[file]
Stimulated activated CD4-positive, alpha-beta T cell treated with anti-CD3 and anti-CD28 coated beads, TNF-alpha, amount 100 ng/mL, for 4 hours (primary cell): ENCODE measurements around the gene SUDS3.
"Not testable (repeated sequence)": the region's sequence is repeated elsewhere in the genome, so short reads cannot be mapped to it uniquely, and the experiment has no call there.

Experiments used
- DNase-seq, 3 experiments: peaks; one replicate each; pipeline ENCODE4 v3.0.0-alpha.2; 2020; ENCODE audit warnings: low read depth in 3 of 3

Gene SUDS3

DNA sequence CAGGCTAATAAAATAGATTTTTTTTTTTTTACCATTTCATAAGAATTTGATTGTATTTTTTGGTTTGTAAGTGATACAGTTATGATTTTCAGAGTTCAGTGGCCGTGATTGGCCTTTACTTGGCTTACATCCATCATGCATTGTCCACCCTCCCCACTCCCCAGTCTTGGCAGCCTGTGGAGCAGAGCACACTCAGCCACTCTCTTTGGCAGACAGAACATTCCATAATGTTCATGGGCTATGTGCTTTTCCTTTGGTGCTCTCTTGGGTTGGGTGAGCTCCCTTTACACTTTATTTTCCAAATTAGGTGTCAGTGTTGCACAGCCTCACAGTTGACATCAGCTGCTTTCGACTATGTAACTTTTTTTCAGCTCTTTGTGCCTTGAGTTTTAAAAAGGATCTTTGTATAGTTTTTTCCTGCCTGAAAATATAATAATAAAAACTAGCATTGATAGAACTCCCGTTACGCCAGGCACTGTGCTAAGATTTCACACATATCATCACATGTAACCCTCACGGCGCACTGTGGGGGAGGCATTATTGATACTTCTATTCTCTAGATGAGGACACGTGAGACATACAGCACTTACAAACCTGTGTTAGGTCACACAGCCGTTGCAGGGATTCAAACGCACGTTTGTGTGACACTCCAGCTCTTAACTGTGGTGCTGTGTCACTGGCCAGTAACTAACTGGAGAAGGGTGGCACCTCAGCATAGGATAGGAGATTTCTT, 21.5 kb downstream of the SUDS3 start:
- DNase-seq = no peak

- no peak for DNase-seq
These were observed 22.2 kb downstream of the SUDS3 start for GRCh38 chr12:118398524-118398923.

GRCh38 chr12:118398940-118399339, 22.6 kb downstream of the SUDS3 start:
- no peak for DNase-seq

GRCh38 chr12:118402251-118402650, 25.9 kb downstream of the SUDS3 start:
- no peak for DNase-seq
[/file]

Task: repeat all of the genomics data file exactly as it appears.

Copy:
Stimulated activated CD4-positive, alpha-beta T cell treated with anti-CD3 and anti-CD28 coated beads, TNF-alpha, amount 100 ng/mL, for 4 hours (primary cell): ENCODE measurements around the gene SUDS3.
"Not testable (repeated sequence)": the region's sequence is repeated elsewhere in the genome, so short reads cannot be mapped to it uniquely, and the experiment has no call there.

Experiments used
- DNase-seq, 3 experiments: peaks; one replicate each; pipeline ENCODE4 v3.0.0-alpha.2; 2020; ENCODE audit warnings: low read depth in 3 of 3

Gene SUDS3

DNA sequence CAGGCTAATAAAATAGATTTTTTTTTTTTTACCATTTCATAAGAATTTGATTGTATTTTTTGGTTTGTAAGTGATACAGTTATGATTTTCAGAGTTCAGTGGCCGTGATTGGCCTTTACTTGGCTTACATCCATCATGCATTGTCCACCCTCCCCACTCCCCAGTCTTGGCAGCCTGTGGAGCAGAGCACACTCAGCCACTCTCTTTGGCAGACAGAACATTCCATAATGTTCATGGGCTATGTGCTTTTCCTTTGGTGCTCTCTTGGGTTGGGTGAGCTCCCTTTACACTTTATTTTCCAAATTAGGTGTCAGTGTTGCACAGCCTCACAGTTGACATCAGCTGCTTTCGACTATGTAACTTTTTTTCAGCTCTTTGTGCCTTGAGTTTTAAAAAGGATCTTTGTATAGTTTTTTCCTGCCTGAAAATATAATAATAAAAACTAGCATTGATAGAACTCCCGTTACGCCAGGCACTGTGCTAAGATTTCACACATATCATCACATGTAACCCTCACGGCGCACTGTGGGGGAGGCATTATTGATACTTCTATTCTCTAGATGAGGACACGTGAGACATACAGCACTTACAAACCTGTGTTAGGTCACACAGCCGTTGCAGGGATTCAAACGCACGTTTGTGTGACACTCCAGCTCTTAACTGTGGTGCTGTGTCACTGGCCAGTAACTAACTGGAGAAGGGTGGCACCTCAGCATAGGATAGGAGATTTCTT, 21.5 kb downstream of the SUDS3 start:
- DNase-seq = no peak

- no peak for DNase-seq
These were observed 22.2 kb downstream of the SUDS3 start for GRCh38 chr12:118398524-118398923.

GRCh38 chr12:118398940-118399339, 22.6 kb downstream of the SUDS3 start:
- no peak for DNase-seq

GRCh38 chr12:118402251-118402650, 25.9 kb downstream of the SUDS3 start:
- no peak for DNase-seq